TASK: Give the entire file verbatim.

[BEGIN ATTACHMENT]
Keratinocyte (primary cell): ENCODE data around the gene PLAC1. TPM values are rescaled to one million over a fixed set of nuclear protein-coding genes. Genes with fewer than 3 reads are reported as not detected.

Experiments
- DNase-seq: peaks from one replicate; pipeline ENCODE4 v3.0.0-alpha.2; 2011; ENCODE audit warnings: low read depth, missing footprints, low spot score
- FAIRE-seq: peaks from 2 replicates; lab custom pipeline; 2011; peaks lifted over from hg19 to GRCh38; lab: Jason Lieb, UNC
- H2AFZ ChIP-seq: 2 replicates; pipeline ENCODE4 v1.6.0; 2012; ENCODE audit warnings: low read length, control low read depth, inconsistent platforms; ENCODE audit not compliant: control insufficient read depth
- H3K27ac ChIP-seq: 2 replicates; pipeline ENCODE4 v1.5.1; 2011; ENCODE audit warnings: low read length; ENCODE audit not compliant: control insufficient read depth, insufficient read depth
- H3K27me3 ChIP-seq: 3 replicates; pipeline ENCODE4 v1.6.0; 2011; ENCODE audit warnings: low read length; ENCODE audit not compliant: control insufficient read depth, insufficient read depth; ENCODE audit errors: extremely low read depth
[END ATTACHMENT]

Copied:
Keratinocyte (primary cell): ENCODE data around the gene PLAC1. TPM values are rescaled to one million over a fixed set of nuclear protein-coding genes. Genes with fewer than 3 reads are reported as not detected.

Experiments
- DNase-seq: peaks from one replicate; pipeline ENCODE4 v3.0.0-alpha.2; 2011; ENCODE audit warnings: low read depth, missing footprints, low spot score
- FAIRE-seq: peaks from 2 replicates; lab custom pipeline; 2011; peaks lifted over from hg19 to GRCh38; lab: Jason Lieb, UNC
- H2AFZ ChIP-seq: 2 replicates; pipeline ENCODE4 v1.6.0; 2012; ENCODE audit warnings: low read length, control low read depth, inconsistent platforms; ENCODE audit not compliant: control insufficient read depth
- H3K27ac ChIP-seq: 2 replicates; pipeline ENCODE4 v1.5.1; 2011; ENCODE audit warnings: low read length; ENCODE audit not compliant: control insufficient read depth, insufficient read depth
- H3K27me3 ChIP-seq: 3 replicates; pipeline ENCODE4 v1.6.0; 2011; ENCODE audit warnings: low read length; ENCODE audit not compliant: control insufficient read depth, insufficient read depth; ENCODE audit errors: extremely low read depth